Saturday, August 1, 2009

Hey, there's a world out there!

Amalie turned six weeks old this past Wednesday. I have to say that the past week-and-a-half has been rewarding for Mommy, because little girl has started noticing things outside of herself. At four weeks she started really, truly looking into our eyes, and at 4.5 weeks or so she gave us her first smile in direct response to our voices and gazes. Now she smiles reliably to us and to her favorite visual stimuli.
The most popular is her Zanzibar mobile. The zebra and elephant are particular favorites. Jon jokes that the mobile is like "baby heroin", because it is guaranteed to make her smile and gawk unless she's in complete meltdown.
The other favorites are black and white patterns. She has flash cards and a Powerpoint filled with black and white clip art. She takes note of any high contrast stimuli, including the ceiling fan and picture frames, if they're dark enough. She loved visiting Grandma Driscoll's art studio yesterday.
Mom report: I am experiencing some anxiety over all of the things that are on my "to do" list for work that aren't getting done. I feel like I have snippets of time that could be used for writing my grant proposal, but my cognition and motivation are impaired by the sleep deprivation and my new "milk truck" role.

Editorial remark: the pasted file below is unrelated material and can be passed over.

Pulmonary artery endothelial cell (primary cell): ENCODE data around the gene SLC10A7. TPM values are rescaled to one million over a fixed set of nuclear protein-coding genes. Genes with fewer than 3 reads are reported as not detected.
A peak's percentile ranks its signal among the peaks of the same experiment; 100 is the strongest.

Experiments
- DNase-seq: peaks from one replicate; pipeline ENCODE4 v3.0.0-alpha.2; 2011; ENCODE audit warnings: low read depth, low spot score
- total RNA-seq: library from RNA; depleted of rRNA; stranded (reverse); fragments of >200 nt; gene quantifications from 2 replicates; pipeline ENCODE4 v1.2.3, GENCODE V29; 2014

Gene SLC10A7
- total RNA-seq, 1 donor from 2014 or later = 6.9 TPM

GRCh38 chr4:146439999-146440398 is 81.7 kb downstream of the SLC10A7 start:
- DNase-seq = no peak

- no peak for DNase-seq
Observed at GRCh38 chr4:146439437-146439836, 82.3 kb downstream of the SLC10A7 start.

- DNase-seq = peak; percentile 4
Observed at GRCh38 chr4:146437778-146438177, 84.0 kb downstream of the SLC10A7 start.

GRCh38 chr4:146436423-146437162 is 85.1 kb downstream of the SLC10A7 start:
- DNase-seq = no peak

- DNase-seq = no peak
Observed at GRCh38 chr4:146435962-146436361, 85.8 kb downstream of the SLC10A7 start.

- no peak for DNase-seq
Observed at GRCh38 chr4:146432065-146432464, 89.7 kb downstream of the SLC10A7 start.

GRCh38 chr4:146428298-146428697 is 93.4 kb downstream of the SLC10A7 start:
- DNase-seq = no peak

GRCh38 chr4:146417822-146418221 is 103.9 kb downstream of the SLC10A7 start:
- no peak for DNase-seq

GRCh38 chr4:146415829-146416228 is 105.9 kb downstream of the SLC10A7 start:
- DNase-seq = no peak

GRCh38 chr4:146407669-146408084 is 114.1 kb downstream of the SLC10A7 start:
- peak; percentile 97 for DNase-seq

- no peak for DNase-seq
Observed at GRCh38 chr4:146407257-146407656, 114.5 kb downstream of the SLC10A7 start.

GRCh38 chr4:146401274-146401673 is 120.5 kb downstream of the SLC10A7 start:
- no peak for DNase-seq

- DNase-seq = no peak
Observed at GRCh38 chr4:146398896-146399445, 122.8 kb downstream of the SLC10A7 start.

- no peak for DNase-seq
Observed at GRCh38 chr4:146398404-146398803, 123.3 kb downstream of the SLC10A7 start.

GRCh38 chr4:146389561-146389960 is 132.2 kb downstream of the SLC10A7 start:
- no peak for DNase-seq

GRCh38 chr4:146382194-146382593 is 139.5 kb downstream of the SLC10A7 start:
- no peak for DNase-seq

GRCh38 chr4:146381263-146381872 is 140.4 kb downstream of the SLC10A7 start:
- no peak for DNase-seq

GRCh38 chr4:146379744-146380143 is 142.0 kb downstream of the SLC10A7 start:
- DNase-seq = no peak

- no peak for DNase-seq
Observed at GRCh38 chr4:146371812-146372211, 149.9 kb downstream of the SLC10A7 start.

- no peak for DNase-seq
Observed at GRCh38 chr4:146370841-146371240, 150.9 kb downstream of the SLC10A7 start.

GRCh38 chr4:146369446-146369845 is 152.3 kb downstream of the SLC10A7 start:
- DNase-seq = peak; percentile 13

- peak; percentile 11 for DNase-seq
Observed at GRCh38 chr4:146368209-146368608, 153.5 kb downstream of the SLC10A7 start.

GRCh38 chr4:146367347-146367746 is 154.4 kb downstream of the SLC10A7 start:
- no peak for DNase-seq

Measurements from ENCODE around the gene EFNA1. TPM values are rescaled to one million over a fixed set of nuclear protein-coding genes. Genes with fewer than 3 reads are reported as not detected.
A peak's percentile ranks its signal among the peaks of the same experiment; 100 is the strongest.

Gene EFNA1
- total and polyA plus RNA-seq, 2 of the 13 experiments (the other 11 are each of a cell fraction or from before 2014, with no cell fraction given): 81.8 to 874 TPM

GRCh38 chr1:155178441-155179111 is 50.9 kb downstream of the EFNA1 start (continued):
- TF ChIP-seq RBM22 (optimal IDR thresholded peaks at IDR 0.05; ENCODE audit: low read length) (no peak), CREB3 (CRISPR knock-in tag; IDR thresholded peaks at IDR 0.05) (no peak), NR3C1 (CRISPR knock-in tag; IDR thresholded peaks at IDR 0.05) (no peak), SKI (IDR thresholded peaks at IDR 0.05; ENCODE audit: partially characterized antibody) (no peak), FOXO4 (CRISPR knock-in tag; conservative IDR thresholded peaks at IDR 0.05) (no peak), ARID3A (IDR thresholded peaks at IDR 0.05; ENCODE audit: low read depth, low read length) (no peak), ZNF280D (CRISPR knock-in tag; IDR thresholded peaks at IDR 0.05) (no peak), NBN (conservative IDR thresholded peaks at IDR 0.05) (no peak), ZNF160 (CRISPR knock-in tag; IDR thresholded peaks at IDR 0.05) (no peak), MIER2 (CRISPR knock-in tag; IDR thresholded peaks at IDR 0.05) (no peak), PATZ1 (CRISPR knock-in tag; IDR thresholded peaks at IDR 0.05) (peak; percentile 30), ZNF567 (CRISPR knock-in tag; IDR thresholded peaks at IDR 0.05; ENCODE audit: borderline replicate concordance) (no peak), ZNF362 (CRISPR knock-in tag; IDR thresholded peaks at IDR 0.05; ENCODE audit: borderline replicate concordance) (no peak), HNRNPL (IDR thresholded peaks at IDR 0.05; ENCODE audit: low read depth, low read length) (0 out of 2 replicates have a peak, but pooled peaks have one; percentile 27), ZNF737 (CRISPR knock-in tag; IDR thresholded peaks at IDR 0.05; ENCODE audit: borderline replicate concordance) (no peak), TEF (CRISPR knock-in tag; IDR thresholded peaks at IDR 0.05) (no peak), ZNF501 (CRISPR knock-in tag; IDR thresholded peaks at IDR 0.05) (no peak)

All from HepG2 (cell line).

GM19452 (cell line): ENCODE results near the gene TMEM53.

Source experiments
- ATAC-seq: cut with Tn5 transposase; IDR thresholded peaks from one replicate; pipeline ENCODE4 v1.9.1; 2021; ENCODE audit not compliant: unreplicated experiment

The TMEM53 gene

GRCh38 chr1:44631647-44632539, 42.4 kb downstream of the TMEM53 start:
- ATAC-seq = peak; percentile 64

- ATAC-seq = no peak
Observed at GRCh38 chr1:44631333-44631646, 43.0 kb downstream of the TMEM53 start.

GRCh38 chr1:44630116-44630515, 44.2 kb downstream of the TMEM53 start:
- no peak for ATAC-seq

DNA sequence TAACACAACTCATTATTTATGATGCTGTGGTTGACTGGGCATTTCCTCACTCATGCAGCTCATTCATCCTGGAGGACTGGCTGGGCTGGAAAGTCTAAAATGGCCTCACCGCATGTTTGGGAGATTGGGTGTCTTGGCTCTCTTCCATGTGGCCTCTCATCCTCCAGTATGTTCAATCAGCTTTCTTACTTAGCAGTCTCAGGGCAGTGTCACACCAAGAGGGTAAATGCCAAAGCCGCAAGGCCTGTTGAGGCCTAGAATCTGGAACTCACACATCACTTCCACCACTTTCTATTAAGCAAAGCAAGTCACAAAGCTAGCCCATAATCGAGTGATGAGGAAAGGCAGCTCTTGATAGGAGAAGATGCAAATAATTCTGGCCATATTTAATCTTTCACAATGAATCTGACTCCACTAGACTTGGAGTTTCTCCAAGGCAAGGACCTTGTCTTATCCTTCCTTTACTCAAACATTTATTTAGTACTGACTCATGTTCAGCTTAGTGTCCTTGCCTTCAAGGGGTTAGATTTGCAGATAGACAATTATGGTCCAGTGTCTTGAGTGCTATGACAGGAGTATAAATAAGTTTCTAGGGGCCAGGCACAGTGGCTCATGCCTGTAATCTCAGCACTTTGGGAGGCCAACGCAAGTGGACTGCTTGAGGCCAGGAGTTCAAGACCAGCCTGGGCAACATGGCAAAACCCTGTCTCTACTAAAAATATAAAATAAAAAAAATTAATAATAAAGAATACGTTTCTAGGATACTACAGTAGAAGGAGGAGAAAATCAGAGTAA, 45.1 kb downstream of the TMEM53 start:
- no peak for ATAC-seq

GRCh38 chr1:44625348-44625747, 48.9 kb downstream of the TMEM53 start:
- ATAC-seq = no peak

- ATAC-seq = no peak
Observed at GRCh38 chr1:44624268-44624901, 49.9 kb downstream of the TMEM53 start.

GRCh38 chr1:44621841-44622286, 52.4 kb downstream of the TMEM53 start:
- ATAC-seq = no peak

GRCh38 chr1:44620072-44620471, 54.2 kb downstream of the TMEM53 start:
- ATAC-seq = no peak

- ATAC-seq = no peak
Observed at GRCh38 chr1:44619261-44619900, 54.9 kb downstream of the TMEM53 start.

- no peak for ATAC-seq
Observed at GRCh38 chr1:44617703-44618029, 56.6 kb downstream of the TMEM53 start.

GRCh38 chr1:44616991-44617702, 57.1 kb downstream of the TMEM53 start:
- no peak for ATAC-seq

I understand completely that it is silly to worry about the "to do" list when I should be relaxing and enjoying this special time with my daughter. I think that the drive for productivity has been so ingrained for so long that it cannot be separated from my identity, at least not very easily. After all, it has served me well professionally. This will be an opportunity to grow, to think about how I frame my life priorities. Amalie and Jon are always going to be first, which will mean NOT having guilt about making work second. Guilt is a fascinating phenomenon that reveals much about the person experiencing it, including assumptions that we make about our world, baggage that we carry from earlier in life, expectations that we have and assume that others have for us.

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